Melina Laboucan-Massimo, founder of Sacred Earth Solar and co-founder of Indigenious Climate Action, gave a virtual lecture on developing renewable energy systems in Native communities. On April 21, Laboucan-Massimo was the keynote speaker for Mount Holyoke College’s Earth Week, organized by the Miller Worley Center for the Environment.
For nearly two decades, Laboucan-Massimo has been a leader in social, environmental and climate justice issues impacting Indigenious communities, including her own Lubicon Cree community of Little Buffalo, located in the heart of the ecologically devastated tar sands of Northern Alberta, Canada.
From pollution of the glacially-fed water systems used by Indigienous peoples from time immemorial to the dwindling populations of caribou in the region, Native peoples and their traditional way of living are being impacted every day by environmental racism, Laboucan-Massimo said.
Sacred Earth Solar’s mission is to develop solar projects for Indigenious communities impacted by fossil fuel extraction, such as the creation of a 20.8 kW solar project in Little Buffalo, she said.
“For me, it’s trying to figure out how we live Earth Day every day and how we can bring about solutions, even if we’re surrounded by the monstrosity of problems,” Laboucan-Massimo said.
She said the Alberta tar sands are the direct result of fossil fuel extraction and fracking, which, in a matter of decades, turned the once thriving boreal forests of Northern Alberta into one of the most ecologically devastated regions in the world.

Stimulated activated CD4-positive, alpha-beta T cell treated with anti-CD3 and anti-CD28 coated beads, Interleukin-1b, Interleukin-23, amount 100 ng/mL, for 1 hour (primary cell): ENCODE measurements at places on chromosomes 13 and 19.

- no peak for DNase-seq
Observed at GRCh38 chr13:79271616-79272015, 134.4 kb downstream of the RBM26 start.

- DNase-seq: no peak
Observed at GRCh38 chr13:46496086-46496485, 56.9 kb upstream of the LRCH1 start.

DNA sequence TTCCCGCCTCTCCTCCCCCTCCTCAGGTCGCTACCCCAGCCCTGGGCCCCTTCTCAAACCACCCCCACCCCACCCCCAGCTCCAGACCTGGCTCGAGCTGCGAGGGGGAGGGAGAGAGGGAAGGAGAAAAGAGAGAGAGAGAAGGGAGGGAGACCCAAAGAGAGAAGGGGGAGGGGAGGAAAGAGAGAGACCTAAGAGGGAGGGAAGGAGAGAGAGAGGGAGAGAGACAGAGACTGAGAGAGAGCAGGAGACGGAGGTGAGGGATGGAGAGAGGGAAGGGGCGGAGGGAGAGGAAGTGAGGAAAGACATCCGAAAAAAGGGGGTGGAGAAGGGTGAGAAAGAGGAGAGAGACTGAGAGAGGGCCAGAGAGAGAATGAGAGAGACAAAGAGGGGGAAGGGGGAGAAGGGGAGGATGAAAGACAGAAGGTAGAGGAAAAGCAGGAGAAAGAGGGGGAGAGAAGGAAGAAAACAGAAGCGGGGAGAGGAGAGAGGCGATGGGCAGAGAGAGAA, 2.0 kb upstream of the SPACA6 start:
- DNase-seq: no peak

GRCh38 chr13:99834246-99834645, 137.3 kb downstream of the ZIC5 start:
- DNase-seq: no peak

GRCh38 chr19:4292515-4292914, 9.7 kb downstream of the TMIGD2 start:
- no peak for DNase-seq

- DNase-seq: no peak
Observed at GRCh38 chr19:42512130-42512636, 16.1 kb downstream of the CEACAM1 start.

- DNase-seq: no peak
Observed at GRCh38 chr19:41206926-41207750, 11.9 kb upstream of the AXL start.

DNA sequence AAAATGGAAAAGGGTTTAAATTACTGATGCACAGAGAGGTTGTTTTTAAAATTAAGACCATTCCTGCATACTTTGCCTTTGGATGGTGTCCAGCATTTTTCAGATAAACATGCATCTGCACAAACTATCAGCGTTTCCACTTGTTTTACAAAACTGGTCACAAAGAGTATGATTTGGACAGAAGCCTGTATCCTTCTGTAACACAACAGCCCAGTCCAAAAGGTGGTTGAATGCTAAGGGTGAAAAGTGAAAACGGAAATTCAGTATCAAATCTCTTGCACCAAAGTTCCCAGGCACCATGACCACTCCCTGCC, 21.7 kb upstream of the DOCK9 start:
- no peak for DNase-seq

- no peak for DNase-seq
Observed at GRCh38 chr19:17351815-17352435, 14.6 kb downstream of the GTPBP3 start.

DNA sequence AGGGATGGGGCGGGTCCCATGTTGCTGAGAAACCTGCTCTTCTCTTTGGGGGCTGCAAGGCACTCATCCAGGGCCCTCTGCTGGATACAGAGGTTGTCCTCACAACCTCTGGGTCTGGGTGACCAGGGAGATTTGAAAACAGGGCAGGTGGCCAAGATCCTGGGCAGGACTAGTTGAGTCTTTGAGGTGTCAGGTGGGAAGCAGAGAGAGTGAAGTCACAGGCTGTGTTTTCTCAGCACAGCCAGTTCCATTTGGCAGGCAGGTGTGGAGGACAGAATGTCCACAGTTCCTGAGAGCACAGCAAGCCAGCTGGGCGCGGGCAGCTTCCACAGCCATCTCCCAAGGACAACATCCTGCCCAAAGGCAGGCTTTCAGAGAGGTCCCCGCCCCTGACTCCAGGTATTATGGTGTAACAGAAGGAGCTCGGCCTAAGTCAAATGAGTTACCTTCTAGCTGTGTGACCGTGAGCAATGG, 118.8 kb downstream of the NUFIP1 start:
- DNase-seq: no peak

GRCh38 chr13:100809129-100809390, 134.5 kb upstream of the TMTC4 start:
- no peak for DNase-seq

“A lot of times when we talk about environmental racism, we don’t even know what’s in our own backyard. For a lot of Americans, a lot of oil comes from this area — from our homelands,” Laboucan-Massimo said. “The [results] that come from the largest industrial extraction zone on the planet have a massive impact on the climate as well as water, land, air, deforestation and extinction of species.”
In 2011, there was a massive oil spill near Little Buffalo by the Rainbow Pipeline that resulted in about 28,000 barrels worth of oil being discharged, making it one of the largest oil spills in the region during the past 40 years.
Laboucan-Massimo was there in the aftermath, digging up oil and fossil fuel sludge as well as seeing “dead zones in our territory” after ineffectual cleanup efforts were made by the pipeline company.
“This is essentially a microcosm of what’s happening around the world to Indigenious peoples [and] territories when our ways of life are being replaced by industrialized landscapes, drained and polluted watersheds and contaminated air,” she said.
Decolonization is a personal, systemic and collective process, Laboucan-Massimo said. But ultimately, it’s a first step toward creating a more equitable society.
“Even a land acknowledgement is a first step [toward] what decolonization means,” she said. “Understanding your positionality within these systems. Understanding the history of society that we live in, especially invisibilized history.”
From an early age, she learned that “all life is sacred” — a worldview taught to her by her Indigenious elders. She believes that there needs to be a “critical paradigm shift” toward this worldview, not just once a year on Earth Day but as a consistent, lifelong practice.
“As with any relationship, with the earth or another person, [it] comes with responsibility and accountability,” Laboucan-Massimo said. “What is your sacred responsibility for protecting Mother Earth? All of us benefit, even if we [don’t] think we’re in relationship with her. We drink her water. We breathe her air. There comes a sacred responsibility to protect her.”